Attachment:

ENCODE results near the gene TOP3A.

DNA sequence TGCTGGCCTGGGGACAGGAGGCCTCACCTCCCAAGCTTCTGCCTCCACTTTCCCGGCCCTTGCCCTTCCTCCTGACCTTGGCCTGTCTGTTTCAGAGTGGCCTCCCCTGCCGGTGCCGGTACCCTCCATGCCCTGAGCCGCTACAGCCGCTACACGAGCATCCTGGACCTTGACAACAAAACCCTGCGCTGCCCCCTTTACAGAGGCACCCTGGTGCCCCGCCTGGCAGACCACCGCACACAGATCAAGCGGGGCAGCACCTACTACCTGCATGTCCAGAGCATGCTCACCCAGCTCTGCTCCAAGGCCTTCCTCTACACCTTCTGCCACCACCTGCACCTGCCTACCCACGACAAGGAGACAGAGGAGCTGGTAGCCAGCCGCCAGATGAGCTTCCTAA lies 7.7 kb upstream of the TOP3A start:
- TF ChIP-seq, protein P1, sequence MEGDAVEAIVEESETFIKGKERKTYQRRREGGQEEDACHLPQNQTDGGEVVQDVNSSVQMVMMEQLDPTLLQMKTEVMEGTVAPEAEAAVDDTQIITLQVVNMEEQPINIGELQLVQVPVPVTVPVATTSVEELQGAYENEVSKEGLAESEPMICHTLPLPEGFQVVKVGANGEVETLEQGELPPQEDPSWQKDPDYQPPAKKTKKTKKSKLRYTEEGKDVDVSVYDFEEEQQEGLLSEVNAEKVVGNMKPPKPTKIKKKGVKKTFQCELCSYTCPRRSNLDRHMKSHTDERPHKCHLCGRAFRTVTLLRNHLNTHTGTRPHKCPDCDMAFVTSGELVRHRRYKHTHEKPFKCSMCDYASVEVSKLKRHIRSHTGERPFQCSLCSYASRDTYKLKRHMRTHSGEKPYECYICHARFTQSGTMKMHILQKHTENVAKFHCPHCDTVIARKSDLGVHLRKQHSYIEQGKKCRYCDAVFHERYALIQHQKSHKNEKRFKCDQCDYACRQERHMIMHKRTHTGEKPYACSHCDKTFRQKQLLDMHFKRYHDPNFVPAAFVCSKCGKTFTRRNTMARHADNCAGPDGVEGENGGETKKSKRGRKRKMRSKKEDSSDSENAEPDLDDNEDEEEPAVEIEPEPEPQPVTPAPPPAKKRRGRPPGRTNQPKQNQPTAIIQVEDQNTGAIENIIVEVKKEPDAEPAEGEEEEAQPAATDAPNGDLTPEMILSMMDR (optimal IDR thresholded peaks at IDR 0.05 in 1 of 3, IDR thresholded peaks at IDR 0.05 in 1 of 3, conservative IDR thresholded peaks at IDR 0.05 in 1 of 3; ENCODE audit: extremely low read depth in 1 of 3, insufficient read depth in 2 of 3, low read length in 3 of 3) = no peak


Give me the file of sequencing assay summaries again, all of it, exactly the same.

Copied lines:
ENCODE results near the gene TOP3A.

DNA sequence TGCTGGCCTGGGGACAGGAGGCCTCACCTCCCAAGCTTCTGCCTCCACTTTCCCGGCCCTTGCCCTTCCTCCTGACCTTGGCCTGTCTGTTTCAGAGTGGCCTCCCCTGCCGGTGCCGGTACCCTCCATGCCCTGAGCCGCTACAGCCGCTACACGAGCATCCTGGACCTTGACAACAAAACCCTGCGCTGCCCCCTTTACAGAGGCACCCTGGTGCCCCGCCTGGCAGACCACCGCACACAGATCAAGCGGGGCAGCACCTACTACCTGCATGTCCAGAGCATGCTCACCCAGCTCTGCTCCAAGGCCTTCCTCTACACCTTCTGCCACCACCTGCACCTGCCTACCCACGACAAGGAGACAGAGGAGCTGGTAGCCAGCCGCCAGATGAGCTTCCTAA lies 7.7 kb upstream of the TOP3A start:
- TF ChIP-seq, protein P1, sequence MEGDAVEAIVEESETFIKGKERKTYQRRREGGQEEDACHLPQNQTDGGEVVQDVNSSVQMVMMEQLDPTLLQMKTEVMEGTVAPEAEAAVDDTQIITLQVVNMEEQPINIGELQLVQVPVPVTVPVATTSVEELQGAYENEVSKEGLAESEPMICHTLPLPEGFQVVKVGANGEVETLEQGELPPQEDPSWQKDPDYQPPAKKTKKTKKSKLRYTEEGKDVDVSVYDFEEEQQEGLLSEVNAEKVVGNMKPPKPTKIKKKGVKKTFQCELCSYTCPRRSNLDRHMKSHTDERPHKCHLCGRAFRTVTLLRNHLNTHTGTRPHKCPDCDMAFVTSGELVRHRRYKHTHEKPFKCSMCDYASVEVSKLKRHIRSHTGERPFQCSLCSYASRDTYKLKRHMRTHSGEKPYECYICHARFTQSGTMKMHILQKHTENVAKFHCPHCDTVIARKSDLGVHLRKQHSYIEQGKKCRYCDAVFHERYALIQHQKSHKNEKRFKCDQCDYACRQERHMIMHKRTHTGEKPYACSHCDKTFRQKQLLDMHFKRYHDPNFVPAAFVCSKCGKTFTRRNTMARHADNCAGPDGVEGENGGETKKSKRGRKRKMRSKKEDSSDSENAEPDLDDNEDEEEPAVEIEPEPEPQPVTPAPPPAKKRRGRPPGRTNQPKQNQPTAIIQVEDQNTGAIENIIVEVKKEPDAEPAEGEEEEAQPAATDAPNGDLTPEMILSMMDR (optimal IDR thresholded peaks at IDR 0.05 in 1 of 3, IDR thresholded peaks at IDR 0.05 in 1 of 3, conservative IDR thresholded peaks at IDR 0.05 in 1 of 3; ENCODE audit: extremely low read depth in 1 of 3, insufficient read depth in 2 of 3, low read length in 3 of 3) = no peak